Here are the basic workings of a debt consolidation loan...
Firstly, the borrower (maybe you?) needs to have debts for which they would like to pay a lower interest rate and possibly stretch out over a longer term. These are the popular requirements. By doing either of these things (and especially by doing both) monthly payments on the new loan will be lower than on the old. Possibly the new payments will be sustantially lower.
But please remember to do your maths. It may be that though you have taken a payment of 100 per month down to 50 per month (or whatever), by adding ten years to the term of the loan, you have actually taken your total repayments from, say 5,000 to 6,500. The numbers will be different for every individual situation, obviously, but I'm sure you see my point.
Having applied for, and been offered a loan with this new lender, the client will then arrange to use the new loan to repay one or more of the old loans. These might be store cards, credit cards, car finance or whatever and so this can represent quite a monthly saving.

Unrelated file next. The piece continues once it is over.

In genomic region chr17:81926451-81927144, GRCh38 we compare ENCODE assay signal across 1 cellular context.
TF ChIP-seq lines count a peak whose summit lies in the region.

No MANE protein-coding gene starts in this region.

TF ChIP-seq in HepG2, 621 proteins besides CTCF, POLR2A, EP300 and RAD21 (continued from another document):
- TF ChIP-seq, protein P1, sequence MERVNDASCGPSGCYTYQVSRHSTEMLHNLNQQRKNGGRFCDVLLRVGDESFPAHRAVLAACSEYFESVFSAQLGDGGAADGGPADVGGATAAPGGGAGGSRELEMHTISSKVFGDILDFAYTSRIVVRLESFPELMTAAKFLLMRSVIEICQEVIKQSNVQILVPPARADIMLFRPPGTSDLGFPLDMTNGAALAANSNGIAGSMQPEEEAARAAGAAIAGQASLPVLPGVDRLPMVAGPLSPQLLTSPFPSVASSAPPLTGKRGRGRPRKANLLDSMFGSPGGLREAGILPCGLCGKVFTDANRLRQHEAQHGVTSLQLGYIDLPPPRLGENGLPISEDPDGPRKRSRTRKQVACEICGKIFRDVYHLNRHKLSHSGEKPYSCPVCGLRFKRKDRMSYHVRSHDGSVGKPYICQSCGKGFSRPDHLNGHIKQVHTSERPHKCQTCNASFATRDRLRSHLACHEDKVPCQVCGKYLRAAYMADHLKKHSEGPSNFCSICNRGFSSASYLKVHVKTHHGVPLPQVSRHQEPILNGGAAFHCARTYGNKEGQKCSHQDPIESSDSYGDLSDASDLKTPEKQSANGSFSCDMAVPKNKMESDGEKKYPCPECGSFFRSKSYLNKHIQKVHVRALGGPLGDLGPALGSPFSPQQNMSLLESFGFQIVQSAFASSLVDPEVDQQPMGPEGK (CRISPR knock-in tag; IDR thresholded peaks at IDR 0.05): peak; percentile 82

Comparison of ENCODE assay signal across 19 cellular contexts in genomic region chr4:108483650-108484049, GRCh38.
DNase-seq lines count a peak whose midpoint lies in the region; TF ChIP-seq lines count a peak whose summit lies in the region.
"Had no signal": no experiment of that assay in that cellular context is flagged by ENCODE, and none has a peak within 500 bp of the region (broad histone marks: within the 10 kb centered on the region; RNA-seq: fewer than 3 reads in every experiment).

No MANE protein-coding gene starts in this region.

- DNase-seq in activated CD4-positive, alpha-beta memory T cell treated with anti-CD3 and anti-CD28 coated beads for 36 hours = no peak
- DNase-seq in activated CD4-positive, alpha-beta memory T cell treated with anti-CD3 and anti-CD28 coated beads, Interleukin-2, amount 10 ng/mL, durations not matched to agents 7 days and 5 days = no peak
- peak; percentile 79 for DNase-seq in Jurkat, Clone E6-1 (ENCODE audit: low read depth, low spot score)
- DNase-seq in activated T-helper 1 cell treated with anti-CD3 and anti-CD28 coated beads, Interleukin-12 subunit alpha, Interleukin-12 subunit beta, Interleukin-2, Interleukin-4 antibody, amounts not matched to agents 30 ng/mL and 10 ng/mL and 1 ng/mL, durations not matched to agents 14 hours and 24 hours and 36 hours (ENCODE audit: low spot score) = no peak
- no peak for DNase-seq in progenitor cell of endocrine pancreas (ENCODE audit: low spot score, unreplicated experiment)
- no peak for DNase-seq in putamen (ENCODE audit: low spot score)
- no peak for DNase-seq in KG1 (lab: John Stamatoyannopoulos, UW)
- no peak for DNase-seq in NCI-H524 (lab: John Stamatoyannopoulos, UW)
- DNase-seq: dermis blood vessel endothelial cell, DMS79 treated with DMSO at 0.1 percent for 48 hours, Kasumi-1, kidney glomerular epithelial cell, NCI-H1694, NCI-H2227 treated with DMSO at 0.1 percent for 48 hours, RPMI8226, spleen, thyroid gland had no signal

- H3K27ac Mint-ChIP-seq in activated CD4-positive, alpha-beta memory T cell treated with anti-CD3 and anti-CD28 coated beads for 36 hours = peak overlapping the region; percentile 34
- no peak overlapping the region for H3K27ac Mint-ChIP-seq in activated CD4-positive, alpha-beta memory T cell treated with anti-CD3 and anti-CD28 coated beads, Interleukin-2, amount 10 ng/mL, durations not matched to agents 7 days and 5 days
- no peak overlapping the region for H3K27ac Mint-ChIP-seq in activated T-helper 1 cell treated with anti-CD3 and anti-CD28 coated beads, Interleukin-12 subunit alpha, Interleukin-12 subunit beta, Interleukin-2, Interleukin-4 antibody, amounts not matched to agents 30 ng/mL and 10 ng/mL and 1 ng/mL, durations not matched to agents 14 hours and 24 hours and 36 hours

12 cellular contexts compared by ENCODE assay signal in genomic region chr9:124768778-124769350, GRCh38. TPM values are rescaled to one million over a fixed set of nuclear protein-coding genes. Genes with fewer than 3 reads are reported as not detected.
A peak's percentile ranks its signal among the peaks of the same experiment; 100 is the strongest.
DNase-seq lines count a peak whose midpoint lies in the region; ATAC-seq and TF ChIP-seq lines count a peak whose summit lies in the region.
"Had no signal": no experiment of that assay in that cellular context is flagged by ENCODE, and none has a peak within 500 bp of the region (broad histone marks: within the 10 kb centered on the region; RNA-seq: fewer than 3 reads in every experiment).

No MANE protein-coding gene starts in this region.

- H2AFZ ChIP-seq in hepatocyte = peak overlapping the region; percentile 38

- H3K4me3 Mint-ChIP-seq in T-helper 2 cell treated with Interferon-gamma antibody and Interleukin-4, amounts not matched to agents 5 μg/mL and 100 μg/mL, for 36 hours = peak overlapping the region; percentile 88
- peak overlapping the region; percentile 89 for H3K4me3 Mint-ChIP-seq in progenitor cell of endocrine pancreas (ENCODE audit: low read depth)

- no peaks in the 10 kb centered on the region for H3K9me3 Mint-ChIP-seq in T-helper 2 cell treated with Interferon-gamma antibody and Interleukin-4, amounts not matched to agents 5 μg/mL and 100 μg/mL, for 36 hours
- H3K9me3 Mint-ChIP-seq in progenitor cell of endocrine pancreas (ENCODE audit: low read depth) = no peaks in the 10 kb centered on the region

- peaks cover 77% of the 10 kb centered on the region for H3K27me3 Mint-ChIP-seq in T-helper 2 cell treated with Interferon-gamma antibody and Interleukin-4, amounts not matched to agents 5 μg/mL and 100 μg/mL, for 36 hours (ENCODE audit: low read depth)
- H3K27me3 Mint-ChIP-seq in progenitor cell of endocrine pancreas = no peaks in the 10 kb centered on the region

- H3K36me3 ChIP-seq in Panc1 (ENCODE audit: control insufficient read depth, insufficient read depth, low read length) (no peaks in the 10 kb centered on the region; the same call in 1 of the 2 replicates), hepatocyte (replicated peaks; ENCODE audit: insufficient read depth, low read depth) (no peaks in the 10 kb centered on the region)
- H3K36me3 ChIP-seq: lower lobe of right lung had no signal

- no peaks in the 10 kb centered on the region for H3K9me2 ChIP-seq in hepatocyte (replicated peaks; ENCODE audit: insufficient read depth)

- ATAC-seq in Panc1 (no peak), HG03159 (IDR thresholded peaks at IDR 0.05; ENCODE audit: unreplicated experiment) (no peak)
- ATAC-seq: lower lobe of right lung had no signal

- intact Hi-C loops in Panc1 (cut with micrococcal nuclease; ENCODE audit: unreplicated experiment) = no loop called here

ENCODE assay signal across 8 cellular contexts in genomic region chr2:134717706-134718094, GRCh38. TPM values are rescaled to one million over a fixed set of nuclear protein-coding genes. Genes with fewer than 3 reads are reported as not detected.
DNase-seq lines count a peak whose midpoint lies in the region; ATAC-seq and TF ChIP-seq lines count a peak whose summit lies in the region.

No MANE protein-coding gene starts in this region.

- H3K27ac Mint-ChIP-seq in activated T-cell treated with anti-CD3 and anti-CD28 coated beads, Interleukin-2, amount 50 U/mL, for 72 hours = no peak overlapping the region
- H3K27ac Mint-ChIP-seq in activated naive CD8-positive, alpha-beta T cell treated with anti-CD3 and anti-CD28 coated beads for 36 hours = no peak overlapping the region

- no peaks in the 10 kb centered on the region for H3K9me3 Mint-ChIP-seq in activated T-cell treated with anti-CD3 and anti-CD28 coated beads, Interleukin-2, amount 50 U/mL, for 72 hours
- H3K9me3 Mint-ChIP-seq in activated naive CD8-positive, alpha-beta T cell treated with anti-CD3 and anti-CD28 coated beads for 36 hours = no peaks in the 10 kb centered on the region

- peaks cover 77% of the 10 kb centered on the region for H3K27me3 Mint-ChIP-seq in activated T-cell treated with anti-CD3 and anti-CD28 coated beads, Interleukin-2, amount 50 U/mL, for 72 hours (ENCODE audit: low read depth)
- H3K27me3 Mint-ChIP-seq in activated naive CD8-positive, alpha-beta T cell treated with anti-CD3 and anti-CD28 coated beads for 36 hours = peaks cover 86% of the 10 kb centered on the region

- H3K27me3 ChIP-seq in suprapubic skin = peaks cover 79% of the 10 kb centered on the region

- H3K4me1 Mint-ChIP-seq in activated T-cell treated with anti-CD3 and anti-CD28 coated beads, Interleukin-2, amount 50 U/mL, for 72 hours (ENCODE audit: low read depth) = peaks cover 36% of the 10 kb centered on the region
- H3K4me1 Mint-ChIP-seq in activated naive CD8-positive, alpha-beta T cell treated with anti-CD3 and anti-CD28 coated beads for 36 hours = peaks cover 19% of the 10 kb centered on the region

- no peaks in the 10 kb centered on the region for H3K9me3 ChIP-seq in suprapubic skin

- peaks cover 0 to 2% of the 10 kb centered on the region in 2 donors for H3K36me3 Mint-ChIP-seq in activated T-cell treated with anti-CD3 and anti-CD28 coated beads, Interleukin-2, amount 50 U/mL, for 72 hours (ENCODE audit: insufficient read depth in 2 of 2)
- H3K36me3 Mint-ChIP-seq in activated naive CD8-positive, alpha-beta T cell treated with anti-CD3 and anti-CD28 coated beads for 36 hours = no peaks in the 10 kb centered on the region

There is however a down side. For example, lets look at a car loan. You use your debt consolidation loan to repay car finance. Car finance is notoriously expensive and so this may be a notable monthly saving. The loan many people use is a remortgage (a loan secured on their home). Suddenly, your three or four year car loan is now going to be stretched out over another 19 (or whowever many) years. You will then still be paying for your car long after you have forgotten what colour it was!! This makes less financial sense. A lot less. But, people do it all the time. Tomorrow may never come...
Essentially, there are two types of debt consolidation loan: secured and unsecured.
Stuart Langridge is an International Financial Planning Consultant to expatriates who has a background in the UK mortgage market. He has helped hundreds of families with debt issues and now writes about it instead. You can find more of his work at: http://www.FreeFinancialGuide.net